Cash deal for the dying

Death may be preceded by long and costly care. Michael Drewett reports on a plan for the terminally ill
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The Independent Online
LIFE assurance provides cash for an individual's family to ease the financial burden that death of the breadwinner often brings. However, most people do not live healthily one day and then die the next. There is often a period of gradual deterioration during which expensive care needs to be administered. It is not just the preserve of the elderly, however, to encounter financial problems as a result of medical conditions. Thousands of people of all ages are declared terminally ill every year as a result of medical prognoses, yet at younger ages the sale of a highly mortgaged house is not an option for raising the necessary cash.

On death, liabilities such as the mortgage will be cleared by insurance, but in the meantime - which could be several years - the problems can seem insurmountable. Critical illness insurance may well come to the aid of increasing numbers of people in years to come, but for now 99 per cent of the population still go uninsured.

To provide one solution, a fledgling industry has started "viatical settlements" of life insurance policies, which involves a company buying the death benefit of an individual's life policy at an agreed price. After purchase all future premiums are paid by the buyer. The terminally-ill policyholder benefits from having cash in hand now, and the company recoups its investment when the life assured dies.

Ex-City bond trader David Barclay-Miller, managing director of International Viatical Settlements Ltd (IVS), says: "Many of the leading life companies are now including a terminal illness benefit on life policies. However, death usually has to be expected within six months [a few companies go to 12] but it cannot help policyholders whose cover was arranged many years ago. What we are doing is offering more cash to the terminally ill person than surrender to the original insurer or a sale through the second- hand endowment market can match. We are also accepting contracts with little or no surrender value such as term assurance and whole of life, and simply taking a very informed view on the face value of the death benefit as against actuarial assessment of the medical condition involved."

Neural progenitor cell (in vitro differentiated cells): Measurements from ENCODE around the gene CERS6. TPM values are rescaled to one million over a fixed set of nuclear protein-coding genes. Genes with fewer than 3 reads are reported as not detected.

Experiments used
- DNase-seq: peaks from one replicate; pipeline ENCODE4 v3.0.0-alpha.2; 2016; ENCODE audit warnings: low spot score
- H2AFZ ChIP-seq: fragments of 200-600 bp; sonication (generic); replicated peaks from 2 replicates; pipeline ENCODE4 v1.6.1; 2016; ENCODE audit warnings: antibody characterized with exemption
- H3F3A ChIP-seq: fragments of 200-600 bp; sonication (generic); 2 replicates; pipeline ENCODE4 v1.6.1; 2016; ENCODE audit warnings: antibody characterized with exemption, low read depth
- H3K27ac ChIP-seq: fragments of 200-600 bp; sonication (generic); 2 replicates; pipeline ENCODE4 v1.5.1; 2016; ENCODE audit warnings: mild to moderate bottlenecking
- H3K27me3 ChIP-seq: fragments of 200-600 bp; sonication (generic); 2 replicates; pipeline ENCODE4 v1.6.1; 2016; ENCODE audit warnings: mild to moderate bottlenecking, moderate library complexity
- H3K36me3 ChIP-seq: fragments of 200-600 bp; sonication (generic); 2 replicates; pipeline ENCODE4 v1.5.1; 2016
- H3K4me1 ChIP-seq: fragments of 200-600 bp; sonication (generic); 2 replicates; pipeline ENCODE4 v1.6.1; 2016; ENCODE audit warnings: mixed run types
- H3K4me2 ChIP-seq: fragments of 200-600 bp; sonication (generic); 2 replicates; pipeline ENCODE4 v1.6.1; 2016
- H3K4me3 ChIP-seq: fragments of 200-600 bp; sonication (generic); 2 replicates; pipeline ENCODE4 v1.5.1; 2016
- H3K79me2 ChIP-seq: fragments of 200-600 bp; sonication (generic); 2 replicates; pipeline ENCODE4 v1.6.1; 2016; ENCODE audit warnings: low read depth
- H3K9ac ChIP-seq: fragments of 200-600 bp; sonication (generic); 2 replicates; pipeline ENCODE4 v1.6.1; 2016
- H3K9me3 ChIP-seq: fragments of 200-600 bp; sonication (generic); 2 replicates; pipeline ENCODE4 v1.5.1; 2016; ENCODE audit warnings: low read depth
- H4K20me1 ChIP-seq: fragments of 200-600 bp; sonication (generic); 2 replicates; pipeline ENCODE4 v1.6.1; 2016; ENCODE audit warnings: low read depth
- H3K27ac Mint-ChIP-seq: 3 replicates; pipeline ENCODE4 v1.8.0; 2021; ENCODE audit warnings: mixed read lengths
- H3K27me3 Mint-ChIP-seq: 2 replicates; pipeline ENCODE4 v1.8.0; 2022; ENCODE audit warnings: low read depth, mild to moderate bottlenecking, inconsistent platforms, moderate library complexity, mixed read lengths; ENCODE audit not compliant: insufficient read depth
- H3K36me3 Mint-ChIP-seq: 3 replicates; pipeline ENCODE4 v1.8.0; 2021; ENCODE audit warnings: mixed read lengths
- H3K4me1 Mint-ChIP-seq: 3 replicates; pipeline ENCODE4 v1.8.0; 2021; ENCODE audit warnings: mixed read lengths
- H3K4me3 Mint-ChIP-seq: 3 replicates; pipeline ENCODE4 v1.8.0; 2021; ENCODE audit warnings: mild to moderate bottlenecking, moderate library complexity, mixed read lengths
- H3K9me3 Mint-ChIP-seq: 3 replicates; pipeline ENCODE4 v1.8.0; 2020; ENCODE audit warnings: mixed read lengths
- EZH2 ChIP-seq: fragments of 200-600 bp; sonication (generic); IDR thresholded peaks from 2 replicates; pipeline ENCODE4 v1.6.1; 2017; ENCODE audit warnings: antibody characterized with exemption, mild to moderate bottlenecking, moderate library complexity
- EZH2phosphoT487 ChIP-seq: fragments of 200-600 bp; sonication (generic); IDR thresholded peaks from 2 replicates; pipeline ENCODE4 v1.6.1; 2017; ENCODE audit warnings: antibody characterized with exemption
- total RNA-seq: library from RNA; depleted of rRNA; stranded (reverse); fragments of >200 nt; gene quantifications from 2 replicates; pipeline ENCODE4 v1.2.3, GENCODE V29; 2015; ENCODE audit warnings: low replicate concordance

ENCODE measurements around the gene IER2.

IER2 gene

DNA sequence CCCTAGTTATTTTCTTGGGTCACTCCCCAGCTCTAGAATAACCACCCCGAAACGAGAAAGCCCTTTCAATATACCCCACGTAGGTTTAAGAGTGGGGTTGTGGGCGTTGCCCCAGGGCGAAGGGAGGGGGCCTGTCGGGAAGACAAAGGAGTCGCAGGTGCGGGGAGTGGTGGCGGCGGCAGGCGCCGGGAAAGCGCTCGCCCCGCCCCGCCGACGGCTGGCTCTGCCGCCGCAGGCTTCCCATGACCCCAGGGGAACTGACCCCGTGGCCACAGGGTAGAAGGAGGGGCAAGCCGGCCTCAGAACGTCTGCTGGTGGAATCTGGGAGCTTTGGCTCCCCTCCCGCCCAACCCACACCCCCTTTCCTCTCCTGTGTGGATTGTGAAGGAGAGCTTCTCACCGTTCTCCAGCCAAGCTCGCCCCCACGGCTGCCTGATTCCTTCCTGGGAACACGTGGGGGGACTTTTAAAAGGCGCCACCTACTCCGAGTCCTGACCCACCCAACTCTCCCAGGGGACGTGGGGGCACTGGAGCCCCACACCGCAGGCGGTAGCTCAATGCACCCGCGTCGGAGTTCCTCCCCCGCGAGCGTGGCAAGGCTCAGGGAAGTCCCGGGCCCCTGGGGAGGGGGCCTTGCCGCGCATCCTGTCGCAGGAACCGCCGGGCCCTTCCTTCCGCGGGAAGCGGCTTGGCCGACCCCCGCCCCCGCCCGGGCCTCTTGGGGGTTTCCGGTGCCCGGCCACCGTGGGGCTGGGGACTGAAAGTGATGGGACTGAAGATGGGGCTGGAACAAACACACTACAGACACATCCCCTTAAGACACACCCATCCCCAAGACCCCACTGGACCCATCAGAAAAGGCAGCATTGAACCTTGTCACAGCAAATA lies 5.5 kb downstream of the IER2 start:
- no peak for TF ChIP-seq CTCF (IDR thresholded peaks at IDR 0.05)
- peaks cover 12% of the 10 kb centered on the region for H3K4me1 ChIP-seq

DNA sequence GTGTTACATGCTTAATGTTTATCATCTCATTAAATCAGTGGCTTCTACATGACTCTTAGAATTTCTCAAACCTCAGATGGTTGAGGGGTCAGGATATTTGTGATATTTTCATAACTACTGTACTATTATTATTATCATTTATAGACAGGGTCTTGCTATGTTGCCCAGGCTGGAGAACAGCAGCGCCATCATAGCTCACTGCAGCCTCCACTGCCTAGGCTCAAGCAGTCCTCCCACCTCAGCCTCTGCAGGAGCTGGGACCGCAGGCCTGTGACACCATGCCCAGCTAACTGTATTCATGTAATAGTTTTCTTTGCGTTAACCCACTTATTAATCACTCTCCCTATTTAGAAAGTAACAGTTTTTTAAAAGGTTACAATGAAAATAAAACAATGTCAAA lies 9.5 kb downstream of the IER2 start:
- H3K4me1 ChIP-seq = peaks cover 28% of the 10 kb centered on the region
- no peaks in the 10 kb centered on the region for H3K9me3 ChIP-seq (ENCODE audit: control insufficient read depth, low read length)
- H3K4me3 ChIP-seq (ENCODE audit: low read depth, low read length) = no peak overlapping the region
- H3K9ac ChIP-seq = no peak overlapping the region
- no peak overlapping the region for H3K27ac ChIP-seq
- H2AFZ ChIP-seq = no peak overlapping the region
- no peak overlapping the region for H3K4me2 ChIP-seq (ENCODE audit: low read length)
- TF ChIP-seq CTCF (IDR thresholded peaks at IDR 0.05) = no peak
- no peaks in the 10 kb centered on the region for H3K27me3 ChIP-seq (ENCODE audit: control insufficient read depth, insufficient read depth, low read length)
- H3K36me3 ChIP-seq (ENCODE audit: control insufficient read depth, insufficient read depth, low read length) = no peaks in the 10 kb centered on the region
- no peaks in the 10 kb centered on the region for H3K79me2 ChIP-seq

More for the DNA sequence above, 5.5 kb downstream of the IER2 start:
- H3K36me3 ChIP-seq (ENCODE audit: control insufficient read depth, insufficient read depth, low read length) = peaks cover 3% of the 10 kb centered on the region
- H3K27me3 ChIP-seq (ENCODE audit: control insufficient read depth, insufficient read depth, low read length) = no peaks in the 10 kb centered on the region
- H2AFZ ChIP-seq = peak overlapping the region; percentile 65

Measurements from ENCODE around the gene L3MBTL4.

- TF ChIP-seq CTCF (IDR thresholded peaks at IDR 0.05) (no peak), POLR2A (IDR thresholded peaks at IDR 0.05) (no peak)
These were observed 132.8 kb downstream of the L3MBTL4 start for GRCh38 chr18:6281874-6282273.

Clearly, in such a specialised market, all cases are treated individually. If the policyholder survives with a term contract, the company can end up with a worthless piece of paper when the policy expires. General guidelines include that the prognosis of life expectancy must be between six months and five years, and, of course, the remaining term of the life policy (which should be from a well-known insurer) must be longer than life expectancy.

The policy must be paid to date, must not be assigned [such as to a mortgagee] and provision must be made for any dependent children until they are 18. However, an annuity can be arranged from the viatical proceeds to provide it.

Because of the individual nature of each case, companies are reluctant to commit themselves to hard figures on the percentages they are prepared to pay. However, Max Rosen, managing director of Securitised Endowment Contracts (SEC), gives a guide. "The likely figures are between 55 per cent and 85 per cent depending on the type of terminal illness prognosis," he says. "We want a minimum policy size of pounds 110,000, but there are no pre-set maximum levels."

Richard Legg, of Life Benefit Resources, feels that whilst all kinds of terminal illness cases will be considered, the majority will be cancer and AIDS patients.

Mr Barclay-Miller says: "What we are looking at is providing primary insurance for people who are currently shut out from buying cover altogether; in other words the `impaired lives' market. Just because an individual risk is outside normal criteria does not mean it has to be automatically declined, or cannot be actuarially quantified."

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